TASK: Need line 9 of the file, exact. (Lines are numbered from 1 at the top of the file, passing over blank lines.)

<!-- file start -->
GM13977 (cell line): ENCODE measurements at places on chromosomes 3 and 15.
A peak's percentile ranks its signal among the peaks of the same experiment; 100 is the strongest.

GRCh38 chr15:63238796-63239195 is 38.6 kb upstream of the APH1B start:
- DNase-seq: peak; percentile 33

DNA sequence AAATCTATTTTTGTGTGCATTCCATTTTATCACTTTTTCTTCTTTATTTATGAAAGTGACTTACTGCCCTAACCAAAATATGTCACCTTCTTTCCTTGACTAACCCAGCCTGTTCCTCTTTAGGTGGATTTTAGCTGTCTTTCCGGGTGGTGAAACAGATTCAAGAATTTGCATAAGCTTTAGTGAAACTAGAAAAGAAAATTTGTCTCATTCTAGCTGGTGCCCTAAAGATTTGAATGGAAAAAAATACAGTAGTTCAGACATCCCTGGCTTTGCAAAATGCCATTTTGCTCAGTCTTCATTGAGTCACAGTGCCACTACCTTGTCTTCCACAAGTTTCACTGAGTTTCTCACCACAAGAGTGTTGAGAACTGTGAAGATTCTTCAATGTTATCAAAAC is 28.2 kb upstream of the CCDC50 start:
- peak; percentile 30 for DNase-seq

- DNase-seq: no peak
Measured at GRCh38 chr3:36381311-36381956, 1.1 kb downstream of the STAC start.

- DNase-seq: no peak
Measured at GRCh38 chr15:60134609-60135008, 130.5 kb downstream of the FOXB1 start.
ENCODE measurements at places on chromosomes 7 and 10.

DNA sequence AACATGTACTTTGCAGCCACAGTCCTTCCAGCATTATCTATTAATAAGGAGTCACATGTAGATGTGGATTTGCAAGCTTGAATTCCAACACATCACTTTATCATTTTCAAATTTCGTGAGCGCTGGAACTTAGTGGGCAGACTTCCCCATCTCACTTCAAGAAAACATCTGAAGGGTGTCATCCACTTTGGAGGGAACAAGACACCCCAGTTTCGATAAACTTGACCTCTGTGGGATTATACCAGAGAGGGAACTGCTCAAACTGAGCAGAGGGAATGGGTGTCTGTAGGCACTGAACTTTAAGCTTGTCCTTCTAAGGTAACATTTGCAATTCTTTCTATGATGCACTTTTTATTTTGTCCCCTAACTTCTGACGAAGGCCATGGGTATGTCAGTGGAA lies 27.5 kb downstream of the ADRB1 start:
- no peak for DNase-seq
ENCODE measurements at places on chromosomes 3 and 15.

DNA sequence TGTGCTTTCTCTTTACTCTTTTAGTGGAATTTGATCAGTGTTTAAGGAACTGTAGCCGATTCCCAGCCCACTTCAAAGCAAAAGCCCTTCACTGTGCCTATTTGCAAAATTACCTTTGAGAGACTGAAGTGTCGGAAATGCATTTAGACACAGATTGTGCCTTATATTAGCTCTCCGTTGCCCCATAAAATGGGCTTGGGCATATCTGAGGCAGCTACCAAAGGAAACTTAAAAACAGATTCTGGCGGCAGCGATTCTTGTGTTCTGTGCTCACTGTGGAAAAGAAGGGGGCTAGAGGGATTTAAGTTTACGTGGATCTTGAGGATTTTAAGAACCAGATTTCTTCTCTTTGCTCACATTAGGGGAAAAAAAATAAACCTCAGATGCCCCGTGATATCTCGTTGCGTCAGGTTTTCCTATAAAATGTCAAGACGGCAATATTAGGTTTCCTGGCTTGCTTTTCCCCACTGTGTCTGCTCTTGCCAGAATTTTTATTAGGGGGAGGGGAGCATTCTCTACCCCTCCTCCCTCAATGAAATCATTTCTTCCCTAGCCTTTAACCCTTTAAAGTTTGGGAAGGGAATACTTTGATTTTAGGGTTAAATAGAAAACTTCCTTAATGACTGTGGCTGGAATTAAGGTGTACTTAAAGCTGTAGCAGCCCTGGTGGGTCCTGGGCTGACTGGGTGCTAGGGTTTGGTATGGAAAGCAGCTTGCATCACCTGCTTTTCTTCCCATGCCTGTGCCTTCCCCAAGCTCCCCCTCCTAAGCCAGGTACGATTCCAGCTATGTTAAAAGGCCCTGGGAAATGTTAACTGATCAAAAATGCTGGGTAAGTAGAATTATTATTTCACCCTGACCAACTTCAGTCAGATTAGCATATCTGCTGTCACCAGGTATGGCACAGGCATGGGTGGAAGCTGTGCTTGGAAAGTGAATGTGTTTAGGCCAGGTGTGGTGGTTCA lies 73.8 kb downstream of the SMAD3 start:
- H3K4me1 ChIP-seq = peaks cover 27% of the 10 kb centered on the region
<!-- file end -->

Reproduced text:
- DNase-seq: no peak